More of this article here for Times subscribers, and here is today's PIE article (be sure to read the comments)
Today Purplebricks announced that they will be 'adding another independent reviews site': Feefo. This raises at least two important questions: Is it possible that Trustpilot have resigned? And why Feefo?
We will probably never know the answer to the first question (only time will tell - but Purplebricks are highly unlikely to be using both at the same time), but we can make a pretty accurate guess at answering the second.
What is the difference between Trustpilot and Feefo?
Whatever the merits (or otherwise) of the Trustpilot system when applied to the Purplebricks business model, there's no contradicting this search
Simply put: the first is an 'open' site - meaning that anyone can write a review at any time of their choosing, the second is a closed, invitation only, site - meaning that the business controls both the timing of the invitation and the identity of those invited to review.
There are weaknesses in both systems:
- if absolutely anyone can post a review the site is open to abuse - by competitors, disgruntled ex-staff and even the business itself. Other open sites - TripAdvisor and Yelp are two obvious examples - are often criticised for number of this type of 'fake' review they host. We are familiar with all the 'solutions' these sites have for this issue, from Yelp's 'review filter' to TripAdvisor's 'flagging' - and they all have one thing in common: they favour the paying business over the consumer - and that's why we've never felt able to recommend any open review sites to our clients
- a much rarer beast, partly because it goes against - in the UK at least - the spirit of the CMA rules (that state that consumers should be allowed to write reviews at a time of their own choosing) - and partly because it, wittingly or unwittingly, hands considerable power to the business. Why? Because it is reliant on the business supplying it with all its customer's email addresses.
More on closed review sites...
They work pretty well for online retail (at least, they do now, now that they have found a way of separating reviews of the product in question rather than the courier used by the business!): the shoes get five stars? - buy them, one star? - avoid. But do they really add value for consumers? - are we not interested in more than just how the purchaser felt about the shoes straight out of the box? Did they wear well? With a 'closed' system the purchaser has no way to go back six months later to say the heel fell off.
Now let's look at the effect of 'cherry-picking' (the habit of only inviting 'happy' customers to write reviews). Online retailers don't bother - why should they? - all their products score 4.5 out of 5 and if they occasionally list one that scores badly they just drop that product line. As a result they are pretty well guaranteed to be compliant with the CMA's rules. But a service business? That's a whole different kettle of fish.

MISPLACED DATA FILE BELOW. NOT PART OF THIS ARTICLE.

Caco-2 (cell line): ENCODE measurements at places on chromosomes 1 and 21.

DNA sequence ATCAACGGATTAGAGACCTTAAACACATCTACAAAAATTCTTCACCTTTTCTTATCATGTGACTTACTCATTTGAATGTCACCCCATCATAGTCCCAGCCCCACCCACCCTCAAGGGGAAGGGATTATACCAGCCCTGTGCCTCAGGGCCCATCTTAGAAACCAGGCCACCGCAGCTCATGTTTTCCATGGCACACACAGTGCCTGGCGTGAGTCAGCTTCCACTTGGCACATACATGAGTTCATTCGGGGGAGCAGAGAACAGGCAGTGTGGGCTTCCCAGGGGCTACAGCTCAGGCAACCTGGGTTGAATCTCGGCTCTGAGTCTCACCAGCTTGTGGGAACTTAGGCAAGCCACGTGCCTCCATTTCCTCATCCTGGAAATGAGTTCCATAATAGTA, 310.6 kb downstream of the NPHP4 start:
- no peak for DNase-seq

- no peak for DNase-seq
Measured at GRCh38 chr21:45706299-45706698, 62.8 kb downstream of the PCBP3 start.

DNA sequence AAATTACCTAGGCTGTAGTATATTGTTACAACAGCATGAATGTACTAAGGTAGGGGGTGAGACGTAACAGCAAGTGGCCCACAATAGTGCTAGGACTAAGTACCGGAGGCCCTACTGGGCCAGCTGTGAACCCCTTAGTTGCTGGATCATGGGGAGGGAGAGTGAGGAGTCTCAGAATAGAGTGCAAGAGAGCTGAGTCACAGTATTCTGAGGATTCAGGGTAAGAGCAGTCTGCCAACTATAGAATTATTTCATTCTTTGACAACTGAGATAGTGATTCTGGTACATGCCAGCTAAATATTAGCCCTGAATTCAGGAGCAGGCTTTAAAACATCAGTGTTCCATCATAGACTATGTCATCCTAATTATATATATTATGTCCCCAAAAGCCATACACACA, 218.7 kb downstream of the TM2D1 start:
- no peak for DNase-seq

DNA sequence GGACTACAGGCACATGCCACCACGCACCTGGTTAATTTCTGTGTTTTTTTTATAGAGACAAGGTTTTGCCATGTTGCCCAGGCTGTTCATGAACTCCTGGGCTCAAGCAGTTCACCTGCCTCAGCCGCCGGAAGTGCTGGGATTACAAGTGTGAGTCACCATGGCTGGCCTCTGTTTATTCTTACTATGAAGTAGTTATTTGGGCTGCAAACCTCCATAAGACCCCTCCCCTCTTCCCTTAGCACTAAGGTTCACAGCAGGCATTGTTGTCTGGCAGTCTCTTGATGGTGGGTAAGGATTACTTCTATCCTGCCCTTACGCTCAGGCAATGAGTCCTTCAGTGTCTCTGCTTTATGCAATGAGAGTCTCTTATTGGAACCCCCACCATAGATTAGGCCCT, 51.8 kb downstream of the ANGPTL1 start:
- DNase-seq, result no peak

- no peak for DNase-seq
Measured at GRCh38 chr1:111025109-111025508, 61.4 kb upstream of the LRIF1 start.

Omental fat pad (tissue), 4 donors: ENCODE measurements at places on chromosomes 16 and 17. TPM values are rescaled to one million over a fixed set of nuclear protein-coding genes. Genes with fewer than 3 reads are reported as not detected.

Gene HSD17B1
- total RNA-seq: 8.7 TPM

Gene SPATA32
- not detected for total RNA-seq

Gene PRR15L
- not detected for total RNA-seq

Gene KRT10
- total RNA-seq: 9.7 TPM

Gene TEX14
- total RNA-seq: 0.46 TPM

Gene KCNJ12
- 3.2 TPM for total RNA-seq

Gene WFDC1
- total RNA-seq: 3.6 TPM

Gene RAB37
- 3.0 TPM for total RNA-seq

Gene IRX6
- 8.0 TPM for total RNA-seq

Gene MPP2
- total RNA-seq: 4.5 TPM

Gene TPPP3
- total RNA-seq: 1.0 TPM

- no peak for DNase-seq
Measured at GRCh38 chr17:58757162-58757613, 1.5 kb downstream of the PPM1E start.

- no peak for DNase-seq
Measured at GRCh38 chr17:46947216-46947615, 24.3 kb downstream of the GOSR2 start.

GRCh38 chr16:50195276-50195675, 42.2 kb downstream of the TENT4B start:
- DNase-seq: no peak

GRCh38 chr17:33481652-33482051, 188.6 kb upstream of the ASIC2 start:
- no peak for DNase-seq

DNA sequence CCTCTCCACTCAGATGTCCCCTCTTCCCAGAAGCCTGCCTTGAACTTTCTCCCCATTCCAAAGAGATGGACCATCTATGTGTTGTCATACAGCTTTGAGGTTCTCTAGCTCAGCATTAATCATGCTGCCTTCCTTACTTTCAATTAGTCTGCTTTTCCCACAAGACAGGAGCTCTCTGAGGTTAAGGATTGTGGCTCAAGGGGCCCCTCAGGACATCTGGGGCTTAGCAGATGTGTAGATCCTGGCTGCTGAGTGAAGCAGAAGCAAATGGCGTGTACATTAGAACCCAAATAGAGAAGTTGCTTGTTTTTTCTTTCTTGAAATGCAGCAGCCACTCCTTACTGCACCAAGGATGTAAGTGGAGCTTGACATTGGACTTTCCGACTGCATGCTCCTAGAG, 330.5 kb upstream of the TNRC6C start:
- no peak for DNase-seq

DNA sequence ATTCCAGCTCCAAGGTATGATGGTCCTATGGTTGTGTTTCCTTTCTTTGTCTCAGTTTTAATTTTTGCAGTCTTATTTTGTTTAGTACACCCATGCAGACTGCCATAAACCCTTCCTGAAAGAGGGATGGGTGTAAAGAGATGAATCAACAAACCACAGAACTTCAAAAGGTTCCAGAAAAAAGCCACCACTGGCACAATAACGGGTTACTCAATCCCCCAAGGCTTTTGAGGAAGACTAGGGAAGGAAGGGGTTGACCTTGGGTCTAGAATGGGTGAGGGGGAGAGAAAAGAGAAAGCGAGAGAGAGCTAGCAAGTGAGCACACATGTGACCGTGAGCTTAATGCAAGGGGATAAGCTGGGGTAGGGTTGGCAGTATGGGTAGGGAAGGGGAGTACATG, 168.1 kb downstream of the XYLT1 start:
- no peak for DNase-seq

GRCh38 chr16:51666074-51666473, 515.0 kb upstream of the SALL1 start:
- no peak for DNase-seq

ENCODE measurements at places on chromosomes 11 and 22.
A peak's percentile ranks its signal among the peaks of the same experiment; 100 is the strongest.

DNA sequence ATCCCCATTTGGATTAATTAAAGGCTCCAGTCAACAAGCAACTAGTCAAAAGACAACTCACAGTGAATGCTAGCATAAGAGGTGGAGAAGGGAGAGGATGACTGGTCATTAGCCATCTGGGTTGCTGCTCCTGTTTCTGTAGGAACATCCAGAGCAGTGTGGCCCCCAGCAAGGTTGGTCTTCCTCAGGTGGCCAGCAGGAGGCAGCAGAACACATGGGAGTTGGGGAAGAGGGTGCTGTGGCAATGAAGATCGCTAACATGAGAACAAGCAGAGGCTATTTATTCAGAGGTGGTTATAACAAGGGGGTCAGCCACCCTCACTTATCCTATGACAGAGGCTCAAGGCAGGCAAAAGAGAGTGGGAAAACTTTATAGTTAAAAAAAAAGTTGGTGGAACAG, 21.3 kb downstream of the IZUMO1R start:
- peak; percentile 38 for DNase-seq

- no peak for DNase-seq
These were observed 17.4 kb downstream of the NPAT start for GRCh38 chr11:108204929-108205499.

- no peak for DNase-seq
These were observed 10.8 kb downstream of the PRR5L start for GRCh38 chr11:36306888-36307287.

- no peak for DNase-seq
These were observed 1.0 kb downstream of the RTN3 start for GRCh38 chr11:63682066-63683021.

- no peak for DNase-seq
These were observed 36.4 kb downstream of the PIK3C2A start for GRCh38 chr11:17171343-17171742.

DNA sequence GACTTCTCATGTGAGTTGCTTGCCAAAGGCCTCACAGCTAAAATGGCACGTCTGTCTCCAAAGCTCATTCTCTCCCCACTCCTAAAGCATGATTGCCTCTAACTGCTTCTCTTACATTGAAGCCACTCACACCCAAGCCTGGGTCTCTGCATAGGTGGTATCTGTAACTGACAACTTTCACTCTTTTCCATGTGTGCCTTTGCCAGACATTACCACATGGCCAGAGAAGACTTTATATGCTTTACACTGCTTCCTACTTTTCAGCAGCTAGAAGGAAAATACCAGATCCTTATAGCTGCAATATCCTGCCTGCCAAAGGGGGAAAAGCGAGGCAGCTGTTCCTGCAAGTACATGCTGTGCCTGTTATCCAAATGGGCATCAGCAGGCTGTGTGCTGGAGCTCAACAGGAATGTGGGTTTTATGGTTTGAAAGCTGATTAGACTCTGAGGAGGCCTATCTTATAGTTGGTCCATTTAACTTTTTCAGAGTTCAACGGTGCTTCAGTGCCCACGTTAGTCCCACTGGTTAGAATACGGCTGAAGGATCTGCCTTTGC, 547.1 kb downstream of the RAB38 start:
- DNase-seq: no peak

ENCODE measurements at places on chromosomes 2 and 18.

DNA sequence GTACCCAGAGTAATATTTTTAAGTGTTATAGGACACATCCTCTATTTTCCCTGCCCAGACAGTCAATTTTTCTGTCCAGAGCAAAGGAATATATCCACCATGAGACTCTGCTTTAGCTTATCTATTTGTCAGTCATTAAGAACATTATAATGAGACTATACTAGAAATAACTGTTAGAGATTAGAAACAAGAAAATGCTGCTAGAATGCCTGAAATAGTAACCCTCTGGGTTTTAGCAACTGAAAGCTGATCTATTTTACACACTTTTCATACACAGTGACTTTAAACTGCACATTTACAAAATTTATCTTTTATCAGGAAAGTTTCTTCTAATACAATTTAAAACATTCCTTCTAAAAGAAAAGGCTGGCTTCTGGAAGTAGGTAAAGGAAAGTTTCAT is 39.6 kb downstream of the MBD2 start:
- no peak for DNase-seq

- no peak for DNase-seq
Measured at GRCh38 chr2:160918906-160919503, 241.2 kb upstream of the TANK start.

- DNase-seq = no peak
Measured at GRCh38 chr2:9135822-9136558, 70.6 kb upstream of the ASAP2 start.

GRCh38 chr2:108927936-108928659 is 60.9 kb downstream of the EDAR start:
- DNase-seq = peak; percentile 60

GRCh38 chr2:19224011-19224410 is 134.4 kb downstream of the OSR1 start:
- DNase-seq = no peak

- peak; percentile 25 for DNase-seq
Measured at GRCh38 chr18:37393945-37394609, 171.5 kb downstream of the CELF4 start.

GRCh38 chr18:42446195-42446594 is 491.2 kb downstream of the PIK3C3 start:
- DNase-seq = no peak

Service businesses tend to be 'high-value-per-transaction/low-turnover' and that has massive implications where reviews are concerned. Just one convincingly-written but factually inaccurate review has the power to significantly harm a business - to stop the phone ringing. So, given a closed review solution, what is this kind of business tempted to do? You've got it - they are 'careful' about who they ask to write a review. They cherry-pick. And as soon as they do that all credibility flies straight out of the window. Who only wants to read what a business's happy customers think of it? No-one, that's who.
Our guess, and it is only a guess, is that criticism of the way Purplebricks were perceived to be using Trustpilot has led them to choose a closed system (or maybe it's the 959 negative reviews - six in the last 24 hours; it will be interesting to see how Feefo's results compare), for all we know the same criticism has led to the management at Trustpilot back at their HQ in Copenhagen to review things too. We will be monitoring what happens next very closely.
Purplebricks CEO Michael Bruce is quoted as having said "Partnering with Feefo demonstrates our commitment to growing customer trust and it is another step towards greater transparency in estate agency. Customers and brands alike trust Feefo because they know Feefo reviews are the real deal."
"Greater transparency"? We will be keeping an eye on how many non-completes are invited to write a review. "customers ...trust Feefo"? Rightmove's recent survey said only 2 in 100 recognised the brand - some way to go, but we'll see if working with Purplebricks boosts that number - and in which direction.
Meanwhile - for those considering either an open or a closed system - don't. The only place you should be looking to get reviews is on your own website and on the 'open' site of all 'open' sites: Google. And luckily that's where all your potential clients will be looking.
Now all you have to do is find a system that will enable to do that with total credibility and without exposing your business to unfair, inaccurate or misleading reviews (or attack by your competitors) - welcome to HelpHound!
We're guessing that most of you reading this article don't want to end up with two reviews solutions - or even one wrong one! - so here is a little more to help you...
We humbly submit that there's only one way to look like this - and be able to look a prospective client straight in the eye when they ask 'How?'
- Rightmove - Get reviews to Google and your own website
- How Resolution™ minimises the risk of inviting misleading or factually inaccurate reviews
- The unintended consequence of using an independent site - looking bad on Google
- Concerned about inviting customers to post reviews direct to Google? You should be: read this
- Your business is judged by the company it keeps - and that includes your reviews solution
- How our clients defend their choice of review manager